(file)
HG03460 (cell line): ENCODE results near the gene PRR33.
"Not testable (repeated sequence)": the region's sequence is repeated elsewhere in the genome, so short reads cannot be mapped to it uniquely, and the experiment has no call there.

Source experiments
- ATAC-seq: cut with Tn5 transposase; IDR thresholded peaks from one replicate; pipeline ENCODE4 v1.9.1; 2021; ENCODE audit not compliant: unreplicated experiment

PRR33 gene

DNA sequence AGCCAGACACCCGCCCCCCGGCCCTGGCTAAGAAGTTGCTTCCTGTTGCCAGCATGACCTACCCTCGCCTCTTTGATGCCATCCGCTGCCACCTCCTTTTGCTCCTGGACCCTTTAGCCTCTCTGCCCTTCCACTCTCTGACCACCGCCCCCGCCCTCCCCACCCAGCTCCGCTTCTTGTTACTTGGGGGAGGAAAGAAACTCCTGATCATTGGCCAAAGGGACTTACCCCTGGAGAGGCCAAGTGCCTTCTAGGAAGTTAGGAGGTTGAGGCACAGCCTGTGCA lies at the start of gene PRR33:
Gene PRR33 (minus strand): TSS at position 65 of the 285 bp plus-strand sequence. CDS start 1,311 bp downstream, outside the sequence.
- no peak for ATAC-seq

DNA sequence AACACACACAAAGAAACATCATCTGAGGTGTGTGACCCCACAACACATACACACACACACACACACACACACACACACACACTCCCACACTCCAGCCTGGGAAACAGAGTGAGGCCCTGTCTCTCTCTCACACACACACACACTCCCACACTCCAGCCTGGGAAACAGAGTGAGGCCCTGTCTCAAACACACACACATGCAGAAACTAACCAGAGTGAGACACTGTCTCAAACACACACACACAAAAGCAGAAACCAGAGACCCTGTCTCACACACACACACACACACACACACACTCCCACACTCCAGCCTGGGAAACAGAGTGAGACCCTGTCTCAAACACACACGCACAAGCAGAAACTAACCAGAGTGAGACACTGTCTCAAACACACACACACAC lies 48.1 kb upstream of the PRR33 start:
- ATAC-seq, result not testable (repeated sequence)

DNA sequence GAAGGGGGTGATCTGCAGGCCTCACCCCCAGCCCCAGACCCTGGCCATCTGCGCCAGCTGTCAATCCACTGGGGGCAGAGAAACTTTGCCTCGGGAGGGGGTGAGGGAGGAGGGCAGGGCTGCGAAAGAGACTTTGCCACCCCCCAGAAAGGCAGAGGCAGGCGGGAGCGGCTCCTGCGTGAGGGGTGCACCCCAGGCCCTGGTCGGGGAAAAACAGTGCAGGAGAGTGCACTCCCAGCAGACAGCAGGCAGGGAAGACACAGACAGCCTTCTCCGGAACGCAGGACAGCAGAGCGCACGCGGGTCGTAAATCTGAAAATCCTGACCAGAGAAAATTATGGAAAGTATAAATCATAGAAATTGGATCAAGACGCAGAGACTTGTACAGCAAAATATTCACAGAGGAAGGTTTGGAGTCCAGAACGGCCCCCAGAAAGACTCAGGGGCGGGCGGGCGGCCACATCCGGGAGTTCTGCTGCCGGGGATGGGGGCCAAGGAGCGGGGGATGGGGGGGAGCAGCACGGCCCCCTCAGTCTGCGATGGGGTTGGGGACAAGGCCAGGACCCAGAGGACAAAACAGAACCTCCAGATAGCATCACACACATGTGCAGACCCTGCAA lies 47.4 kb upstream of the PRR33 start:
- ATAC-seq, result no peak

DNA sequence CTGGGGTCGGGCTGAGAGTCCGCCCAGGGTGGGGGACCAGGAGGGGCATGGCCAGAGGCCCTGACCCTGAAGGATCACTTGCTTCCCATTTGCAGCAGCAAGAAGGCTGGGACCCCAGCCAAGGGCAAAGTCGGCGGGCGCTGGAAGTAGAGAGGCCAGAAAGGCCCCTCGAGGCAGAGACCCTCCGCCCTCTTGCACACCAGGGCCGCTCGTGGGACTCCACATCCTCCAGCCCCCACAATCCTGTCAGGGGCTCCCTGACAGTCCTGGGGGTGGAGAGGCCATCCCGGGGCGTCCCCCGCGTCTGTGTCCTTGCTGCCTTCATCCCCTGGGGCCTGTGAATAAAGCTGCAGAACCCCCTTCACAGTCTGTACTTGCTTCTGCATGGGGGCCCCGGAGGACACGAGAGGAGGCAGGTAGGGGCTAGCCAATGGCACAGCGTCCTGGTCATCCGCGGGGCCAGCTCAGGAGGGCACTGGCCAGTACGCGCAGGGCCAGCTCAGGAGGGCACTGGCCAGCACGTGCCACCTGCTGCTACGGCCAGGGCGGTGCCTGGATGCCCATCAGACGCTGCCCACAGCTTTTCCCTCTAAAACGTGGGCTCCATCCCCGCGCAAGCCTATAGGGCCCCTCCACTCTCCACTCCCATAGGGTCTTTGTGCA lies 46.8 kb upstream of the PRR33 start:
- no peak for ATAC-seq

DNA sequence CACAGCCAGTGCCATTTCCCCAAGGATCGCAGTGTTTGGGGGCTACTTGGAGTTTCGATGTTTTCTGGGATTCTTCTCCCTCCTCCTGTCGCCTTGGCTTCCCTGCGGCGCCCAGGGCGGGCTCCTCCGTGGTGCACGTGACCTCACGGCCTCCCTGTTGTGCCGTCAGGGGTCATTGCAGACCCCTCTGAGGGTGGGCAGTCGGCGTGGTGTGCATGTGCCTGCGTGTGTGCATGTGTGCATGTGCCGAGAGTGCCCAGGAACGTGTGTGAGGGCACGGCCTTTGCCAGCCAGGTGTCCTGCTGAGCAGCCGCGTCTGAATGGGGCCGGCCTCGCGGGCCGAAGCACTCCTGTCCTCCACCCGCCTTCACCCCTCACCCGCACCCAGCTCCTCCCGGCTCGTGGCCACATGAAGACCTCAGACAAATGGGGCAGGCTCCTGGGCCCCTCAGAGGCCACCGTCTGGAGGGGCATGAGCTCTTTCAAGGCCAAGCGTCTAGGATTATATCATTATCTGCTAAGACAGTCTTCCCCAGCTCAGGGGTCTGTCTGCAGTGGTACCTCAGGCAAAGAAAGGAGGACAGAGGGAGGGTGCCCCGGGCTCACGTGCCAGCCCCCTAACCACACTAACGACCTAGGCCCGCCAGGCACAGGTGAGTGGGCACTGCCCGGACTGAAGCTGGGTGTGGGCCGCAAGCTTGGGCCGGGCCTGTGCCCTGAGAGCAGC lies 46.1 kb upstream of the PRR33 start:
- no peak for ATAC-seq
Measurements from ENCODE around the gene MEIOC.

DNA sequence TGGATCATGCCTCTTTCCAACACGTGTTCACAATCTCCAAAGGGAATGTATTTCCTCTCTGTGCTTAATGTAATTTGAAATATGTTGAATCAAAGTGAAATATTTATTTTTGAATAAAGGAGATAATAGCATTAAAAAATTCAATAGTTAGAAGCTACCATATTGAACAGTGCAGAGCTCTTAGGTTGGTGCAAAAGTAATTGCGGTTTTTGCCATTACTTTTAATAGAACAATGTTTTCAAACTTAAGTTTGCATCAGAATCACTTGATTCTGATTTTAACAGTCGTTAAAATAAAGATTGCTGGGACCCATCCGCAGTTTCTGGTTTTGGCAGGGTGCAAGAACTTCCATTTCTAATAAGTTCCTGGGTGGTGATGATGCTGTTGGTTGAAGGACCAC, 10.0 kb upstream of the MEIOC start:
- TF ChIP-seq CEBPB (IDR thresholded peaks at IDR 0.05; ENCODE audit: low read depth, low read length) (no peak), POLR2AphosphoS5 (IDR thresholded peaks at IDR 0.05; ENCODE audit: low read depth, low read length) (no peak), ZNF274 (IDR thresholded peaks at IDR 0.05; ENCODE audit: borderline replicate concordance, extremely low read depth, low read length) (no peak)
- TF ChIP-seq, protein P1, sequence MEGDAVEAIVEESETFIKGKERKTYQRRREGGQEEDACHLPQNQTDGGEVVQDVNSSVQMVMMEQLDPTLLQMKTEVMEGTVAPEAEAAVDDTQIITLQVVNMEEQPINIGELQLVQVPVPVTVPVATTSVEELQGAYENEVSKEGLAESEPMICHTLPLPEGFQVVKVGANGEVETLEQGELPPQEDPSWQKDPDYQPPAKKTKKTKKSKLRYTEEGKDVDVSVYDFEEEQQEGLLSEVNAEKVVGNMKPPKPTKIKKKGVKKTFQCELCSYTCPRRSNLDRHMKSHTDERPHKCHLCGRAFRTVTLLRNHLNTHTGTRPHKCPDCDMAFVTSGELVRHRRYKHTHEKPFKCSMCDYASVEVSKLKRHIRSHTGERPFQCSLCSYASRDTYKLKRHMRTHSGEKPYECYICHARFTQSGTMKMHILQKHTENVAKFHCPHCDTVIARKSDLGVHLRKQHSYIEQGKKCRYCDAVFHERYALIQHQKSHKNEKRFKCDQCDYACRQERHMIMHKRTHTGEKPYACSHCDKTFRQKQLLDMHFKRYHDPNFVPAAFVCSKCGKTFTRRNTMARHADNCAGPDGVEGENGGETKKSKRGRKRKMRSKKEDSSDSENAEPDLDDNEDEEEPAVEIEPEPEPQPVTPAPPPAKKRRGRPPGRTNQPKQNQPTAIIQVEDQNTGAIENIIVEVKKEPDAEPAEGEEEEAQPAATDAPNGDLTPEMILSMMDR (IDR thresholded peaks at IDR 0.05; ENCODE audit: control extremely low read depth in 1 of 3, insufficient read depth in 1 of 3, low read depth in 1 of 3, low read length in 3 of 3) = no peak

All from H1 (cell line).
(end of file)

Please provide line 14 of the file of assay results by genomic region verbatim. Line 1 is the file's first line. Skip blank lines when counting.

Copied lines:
- no peak for ATAC-seq